A new report by NYU's Furman Center for Real Estate and Urban Policy examines the rezonings that took place between 2003 and 2007, and finds that of the 188,000 lots that were included in a City-initiated rezoning action, 23 percent were downzoned, 14 percent were upzoned, and almost 63 percent were subject to a contextual-only rezoning (a term for a rezoning that does not significantly change the buildable capacity but otherwise limits the kind of building allowed). Despite the small share of upzonings, on net, these actions increased the City's capacity for new residential building by 1.7 percent, or roughly 100 million square feet of residential capacity.
''Given the scale of rezoning activity during this time, it is critical to take a step back and ask: 'what is the net impact on the City’s capacity to accommodate new growth?''' said Vicki Been, faculty director of the Furman Center. ''While we find that on paper, the upzonings have added more capacity than the downzonings have taken away, we also find reason to doubt that all of this new capacity will be built out for residential use, and it remains unclear whether we are on track for creating enough new residential capacity to accommodate the one million new New Yorkers that are expected to live in the City by 2030.''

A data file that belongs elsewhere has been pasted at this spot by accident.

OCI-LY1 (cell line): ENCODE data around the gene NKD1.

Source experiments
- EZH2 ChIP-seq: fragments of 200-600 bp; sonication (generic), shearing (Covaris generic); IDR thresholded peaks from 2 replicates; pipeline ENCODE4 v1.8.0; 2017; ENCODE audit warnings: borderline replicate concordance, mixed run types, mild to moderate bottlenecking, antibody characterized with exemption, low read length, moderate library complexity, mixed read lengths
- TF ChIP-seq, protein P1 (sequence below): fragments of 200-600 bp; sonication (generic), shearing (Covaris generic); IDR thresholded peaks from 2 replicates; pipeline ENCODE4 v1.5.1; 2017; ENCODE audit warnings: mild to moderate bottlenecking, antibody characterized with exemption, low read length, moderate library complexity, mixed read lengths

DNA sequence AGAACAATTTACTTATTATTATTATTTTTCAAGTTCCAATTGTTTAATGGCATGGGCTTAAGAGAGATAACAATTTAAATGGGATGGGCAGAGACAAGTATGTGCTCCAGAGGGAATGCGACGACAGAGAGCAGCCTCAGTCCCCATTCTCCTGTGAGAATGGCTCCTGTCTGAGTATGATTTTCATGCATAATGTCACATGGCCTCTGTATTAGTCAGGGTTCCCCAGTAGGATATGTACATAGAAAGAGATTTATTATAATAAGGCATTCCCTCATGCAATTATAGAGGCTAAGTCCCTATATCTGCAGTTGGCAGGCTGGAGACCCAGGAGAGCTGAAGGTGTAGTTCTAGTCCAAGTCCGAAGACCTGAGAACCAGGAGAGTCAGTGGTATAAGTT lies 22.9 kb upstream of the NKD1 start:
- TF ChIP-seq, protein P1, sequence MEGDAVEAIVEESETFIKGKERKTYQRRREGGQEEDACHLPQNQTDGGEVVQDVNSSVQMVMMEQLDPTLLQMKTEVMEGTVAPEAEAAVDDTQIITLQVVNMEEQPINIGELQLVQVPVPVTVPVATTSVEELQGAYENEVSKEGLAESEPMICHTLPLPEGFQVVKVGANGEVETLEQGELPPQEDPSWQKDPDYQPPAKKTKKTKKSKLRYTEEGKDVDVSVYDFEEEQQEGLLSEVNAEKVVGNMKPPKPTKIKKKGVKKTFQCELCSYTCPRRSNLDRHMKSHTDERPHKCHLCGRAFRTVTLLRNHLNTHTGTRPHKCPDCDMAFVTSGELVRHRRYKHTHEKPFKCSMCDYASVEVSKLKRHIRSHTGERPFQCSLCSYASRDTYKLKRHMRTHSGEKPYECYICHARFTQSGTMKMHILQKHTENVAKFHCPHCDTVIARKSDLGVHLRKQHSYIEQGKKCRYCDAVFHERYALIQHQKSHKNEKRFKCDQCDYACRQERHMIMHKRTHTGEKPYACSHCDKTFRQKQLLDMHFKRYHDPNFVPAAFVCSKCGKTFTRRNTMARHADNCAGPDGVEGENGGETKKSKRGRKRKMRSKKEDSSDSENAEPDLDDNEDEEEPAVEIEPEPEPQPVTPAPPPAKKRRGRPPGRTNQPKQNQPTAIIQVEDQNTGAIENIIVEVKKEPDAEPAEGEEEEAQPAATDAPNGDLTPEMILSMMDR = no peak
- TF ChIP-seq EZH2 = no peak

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Smart Growth Resource Library: How Have Recent Rezonings Affected the City's Ability to Grow?